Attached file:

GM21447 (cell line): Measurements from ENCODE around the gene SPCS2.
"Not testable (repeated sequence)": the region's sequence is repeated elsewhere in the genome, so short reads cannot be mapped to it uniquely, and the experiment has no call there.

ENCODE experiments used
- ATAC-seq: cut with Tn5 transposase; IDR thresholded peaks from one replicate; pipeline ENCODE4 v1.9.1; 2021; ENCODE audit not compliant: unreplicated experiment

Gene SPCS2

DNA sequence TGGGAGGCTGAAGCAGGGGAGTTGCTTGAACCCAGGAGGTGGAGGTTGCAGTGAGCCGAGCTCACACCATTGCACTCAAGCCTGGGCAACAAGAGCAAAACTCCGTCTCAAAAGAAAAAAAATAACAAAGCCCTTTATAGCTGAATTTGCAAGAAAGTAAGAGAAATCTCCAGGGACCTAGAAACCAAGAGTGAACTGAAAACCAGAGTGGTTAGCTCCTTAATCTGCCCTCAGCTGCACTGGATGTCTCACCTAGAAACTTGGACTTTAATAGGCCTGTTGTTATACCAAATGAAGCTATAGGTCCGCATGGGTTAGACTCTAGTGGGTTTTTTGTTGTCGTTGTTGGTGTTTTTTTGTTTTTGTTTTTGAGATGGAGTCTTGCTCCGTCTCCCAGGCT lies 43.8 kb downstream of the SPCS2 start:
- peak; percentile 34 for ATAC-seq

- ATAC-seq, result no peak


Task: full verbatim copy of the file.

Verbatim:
GM21447 (cell line): Measurements from ENCODE around the gene SPCS2.
"Not testable (repeated sequence)": the region's sequence is repeated elsewhere in the genome, so short reads cannot be mapped to it uniquely, and the experiment has no call there.

ENCODE experiments used
- ATAC-seq: cut with Tn5 transposase; IDR thresholded peaks from one replicate; pipeline ENCODE4 v1.9.1; 2021; ENCODE audit not compliant: unreplicated experiment

Gene SPCS2

DNA sequence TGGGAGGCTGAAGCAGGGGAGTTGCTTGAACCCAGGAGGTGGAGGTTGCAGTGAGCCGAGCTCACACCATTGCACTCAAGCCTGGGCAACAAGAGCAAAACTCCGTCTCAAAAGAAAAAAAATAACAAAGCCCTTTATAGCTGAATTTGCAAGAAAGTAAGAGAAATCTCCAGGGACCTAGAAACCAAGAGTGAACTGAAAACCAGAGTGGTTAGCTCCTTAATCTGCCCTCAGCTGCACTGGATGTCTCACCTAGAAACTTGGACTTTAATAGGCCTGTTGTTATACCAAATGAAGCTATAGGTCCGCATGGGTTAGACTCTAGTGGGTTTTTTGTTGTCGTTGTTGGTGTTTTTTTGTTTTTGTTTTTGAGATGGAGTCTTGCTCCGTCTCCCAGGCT lies 43.8 kb downstream of the SPCS2 start:
- peak; percentile 34 for ATAC-seq

- ATAC-seq, result no peak